harvard fiction lecturer patri-cia Powell's lush erotic novel follows the life of a "Chinee" shopkeeper who is smuggled to the Caribbean aboard a slave ship. As his story is told, we learn the deep secrets kept by the people who live amidst the roiling race politics of a turn-of-the-century Jamaican plantation town.Main character Lowe appears to be a quirky fellow who ekes out a living as a shopkeeper and is married to a white lady. But there's that fake moustache he constantly worries over, his feminine hands and the revelation that he was repeatedly raped during the long boat journey by a white slave trader who then bequeathed him a small grocery store.
The novel starts as Lowe's store is burned down by his neighbours, revealing the bitter resentment of the town's black people toward the Chinese, who are forced to play middlemen to survive, selling food and other necessities for the white landowners.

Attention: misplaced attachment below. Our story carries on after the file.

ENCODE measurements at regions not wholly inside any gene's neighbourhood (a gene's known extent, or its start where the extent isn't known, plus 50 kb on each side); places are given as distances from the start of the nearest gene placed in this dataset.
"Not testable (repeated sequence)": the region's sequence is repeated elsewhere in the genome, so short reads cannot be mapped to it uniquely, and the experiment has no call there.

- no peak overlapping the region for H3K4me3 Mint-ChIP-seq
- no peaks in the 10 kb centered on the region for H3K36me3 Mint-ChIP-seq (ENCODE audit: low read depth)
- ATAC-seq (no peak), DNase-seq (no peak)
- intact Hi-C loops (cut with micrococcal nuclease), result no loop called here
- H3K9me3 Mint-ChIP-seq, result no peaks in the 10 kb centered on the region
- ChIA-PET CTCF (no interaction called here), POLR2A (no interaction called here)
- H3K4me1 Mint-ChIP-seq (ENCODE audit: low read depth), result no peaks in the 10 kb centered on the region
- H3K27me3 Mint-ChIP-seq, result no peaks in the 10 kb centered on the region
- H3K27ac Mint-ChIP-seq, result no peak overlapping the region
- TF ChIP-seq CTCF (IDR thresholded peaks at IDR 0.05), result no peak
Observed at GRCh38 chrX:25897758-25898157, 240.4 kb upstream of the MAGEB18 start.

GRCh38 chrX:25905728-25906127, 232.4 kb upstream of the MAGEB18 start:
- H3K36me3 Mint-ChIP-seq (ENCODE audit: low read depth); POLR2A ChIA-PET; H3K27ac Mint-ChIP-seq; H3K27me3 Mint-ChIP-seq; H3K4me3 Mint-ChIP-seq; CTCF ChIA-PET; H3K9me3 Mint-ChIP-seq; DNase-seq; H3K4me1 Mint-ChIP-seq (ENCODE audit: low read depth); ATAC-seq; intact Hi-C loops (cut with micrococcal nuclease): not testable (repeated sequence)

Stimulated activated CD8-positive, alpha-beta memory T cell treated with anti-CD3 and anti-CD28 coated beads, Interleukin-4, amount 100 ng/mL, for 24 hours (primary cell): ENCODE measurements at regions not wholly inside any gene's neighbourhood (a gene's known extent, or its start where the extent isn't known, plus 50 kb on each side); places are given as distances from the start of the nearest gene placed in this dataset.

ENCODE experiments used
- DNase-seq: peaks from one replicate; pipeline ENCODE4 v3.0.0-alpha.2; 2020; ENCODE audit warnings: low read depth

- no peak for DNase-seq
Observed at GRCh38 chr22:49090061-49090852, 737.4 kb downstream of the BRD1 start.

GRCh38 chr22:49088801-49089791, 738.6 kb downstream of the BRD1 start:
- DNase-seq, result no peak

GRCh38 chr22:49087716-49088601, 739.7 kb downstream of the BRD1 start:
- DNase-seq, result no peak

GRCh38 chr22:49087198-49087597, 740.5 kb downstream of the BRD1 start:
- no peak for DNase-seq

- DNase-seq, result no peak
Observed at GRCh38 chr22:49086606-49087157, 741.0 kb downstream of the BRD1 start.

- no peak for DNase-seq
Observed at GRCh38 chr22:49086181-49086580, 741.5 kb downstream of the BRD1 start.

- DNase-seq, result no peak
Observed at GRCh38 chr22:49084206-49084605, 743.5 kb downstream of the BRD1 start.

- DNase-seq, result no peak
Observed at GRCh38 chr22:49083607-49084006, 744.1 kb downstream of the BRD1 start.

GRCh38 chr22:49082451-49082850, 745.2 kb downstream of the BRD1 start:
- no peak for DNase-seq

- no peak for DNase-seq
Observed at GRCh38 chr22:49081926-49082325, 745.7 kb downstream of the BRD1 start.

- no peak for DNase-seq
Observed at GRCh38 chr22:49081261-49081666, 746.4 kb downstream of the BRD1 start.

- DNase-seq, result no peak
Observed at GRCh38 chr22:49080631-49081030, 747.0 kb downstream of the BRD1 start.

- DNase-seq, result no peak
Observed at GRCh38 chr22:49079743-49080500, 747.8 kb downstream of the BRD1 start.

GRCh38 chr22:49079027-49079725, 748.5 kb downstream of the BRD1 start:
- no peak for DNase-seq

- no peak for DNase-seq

The whites are indifferent to his situation because he's not one of them, and he's faced over and over with the fact that only his white wife keeps him from becoming an indentured worker.
The fire acts as a catalyst. Lowe begins to confront his terrifying past and to bridge the gap between himself and his estranged daughter. He makes peace with his secrets.
He also realizes that the best way to end the escalating attacks against the shopkeepers is to build solidarity within the town's Chinese community.
He has a dream of erecting a giant pagoda, a cultural centre where people can embrace their heritage and support each other.
Historical fiction filled with dizzying twists and turns, The Pagoda is a sensitive and original novel.